Sometimes in life you should say yes, and sometimes you should say no. Know when you can say yes to a request, and when you need to say no, for your own sanity. If your boss asks you to start traveling globally, saying yes might be great for your career. But if the other demands of your life make traveling impossible, say no.

5. Find Temporary and Permanent Solutions
Remember, what you decide to do today might change tomorrow, or next year. If your husband needs to go back to school to finish his degree, perhaps he needs to take on a stronger parenting role, while you become the family’s breadwinner. If you plan to leave work early this month to help out with the kids, perhaps next month your husband can take a turn in the carpool.

Remember, you have choices, and nothing has to stay the same forever. If your boss asks you to travel internationally, and you want to do it, learn more about the responsibilities involved. Discuss the opportunity with your family to see if it’s feasible for the next 12 months. After the year is up, everything could change at work or at home, so speculation about what might and might not happen later on may be irrelevant.

6. Keep Lines of Communication Open
Identify whatever you need to achieve a work-life balance, and discuss timelines for goals and events with family, and with your employer. Make sure everyone in your family is on the same page, and that everyone knows what you decide to do. At work, make sure your manager knows that you will work hard to achieve a work-life balance that works for everyone.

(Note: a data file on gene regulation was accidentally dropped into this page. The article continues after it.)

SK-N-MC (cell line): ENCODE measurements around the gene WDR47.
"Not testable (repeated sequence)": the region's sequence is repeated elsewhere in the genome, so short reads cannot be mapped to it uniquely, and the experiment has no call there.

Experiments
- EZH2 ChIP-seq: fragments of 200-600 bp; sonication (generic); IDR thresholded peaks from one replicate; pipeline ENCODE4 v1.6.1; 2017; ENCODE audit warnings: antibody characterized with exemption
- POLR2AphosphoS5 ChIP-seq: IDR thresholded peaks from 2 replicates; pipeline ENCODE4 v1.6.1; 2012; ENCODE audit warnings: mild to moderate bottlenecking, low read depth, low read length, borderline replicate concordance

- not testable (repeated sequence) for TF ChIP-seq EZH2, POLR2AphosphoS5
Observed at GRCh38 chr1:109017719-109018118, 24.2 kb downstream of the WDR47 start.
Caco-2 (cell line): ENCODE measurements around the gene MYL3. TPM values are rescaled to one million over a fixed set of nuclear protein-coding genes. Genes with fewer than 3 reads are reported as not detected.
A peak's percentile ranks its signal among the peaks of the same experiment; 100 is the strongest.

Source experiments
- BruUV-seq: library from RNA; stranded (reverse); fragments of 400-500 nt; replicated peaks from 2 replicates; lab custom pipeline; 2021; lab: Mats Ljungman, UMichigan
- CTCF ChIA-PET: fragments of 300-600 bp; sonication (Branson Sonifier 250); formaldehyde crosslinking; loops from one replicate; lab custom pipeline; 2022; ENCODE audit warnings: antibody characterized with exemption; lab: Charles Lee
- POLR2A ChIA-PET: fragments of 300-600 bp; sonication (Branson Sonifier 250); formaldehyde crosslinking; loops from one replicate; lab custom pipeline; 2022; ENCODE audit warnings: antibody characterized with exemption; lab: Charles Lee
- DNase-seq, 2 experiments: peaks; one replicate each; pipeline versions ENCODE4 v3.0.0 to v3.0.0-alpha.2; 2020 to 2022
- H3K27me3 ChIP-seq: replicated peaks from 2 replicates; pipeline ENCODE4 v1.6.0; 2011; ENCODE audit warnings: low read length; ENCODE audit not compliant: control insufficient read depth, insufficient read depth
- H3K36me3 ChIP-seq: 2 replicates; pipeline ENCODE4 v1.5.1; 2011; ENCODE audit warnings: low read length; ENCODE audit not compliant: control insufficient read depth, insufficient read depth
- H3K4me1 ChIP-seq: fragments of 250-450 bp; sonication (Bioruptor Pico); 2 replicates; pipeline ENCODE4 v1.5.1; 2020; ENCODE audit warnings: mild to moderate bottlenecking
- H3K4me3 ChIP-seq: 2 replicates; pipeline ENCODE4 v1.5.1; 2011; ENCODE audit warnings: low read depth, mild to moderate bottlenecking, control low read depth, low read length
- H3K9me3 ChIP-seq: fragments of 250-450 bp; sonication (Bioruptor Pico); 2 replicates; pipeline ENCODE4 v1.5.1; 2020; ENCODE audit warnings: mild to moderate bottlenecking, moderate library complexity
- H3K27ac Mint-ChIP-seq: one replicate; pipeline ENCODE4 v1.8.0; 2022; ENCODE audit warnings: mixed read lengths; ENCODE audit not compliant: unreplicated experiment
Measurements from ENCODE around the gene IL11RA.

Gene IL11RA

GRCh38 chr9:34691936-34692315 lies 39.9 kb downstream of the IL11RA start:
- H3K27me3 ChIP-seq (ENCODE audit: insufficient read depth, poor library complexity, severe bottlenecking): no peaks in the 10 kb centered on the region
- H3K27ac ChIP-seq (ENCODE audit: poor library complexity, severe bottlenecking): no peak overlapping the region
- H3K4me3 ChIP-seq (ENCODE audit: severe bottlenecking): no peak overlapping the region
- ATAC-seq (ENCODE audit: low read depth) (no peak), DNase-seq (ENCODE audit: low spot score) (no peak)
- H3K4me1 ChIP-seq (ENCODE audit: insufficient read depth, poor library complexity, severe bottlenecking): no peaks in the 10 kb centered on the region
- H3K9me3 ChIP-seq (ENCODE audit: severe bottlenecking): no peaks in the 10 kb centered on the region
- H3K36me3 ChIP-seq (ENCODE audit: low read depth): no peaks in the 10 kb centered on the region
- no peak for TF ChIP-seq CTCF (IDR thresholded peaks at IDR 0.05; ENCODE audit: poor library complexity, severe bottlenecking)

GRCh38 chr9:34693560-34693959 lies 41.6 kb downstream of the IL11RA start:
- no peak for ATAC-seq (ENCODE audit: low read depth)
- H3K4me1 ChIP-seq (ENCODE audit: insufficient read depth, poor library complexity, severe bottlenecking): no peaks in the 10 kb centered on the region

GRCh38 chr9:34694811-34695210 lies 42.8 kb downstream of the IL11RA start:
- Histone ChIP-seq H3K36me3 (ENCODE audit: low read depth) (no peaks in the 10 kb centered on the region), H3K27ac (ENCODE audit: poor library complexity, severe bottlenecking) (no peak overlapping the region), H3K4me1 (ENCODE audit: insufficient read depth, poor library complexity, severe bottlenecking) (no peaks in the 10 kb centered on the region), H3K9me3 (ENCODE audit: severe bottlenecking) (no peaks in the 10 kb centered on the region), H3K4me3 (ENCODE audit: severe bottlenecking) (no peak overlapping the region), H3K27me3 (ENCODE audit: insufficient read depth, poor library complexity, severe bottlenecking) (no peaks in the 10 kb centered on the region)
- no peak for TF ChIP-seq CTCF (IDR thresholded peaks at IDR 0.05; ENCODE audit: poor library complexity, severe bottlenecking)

7. Be Realistic
Finding a dream job where you receive an over-inflated salary and you can leave work every time your family needs you, or expecting that your family will function perfectly all the time, probably isn’t going to happen. Sometimes you will get passed over for promotion, and sometimes you will be late for dinner. The work-life balance isn’t a perfectly harmonious state of being; it’s a see-saw. Be realistic about what you can and cannot do, learn from your mistakes, and acknowledge your successes.

Achieve Work Life Balance

Final Word

To have a successful career, women need to advance their skills and seek challenges, particularly with new technology. They must demonstrate their willingness to sacrifice, but also know when to pull back and give time to their family and friends. Women must learn to balance work and home, or they won’t achieve personal and professional success.

What other career advice do you have for women?

Casey Slide lives with her husband and baby in Atlanta, GA. She graduated from the University of Florida in 2005 with a bachelor’s degree in Industrial Engineering and worked for a prominent hospital in Atlanta. With the birth of Casey’s son in February 2010, she decided to become a stay-at-home mom. Casey’s interests include reading, running, living green, and saving money.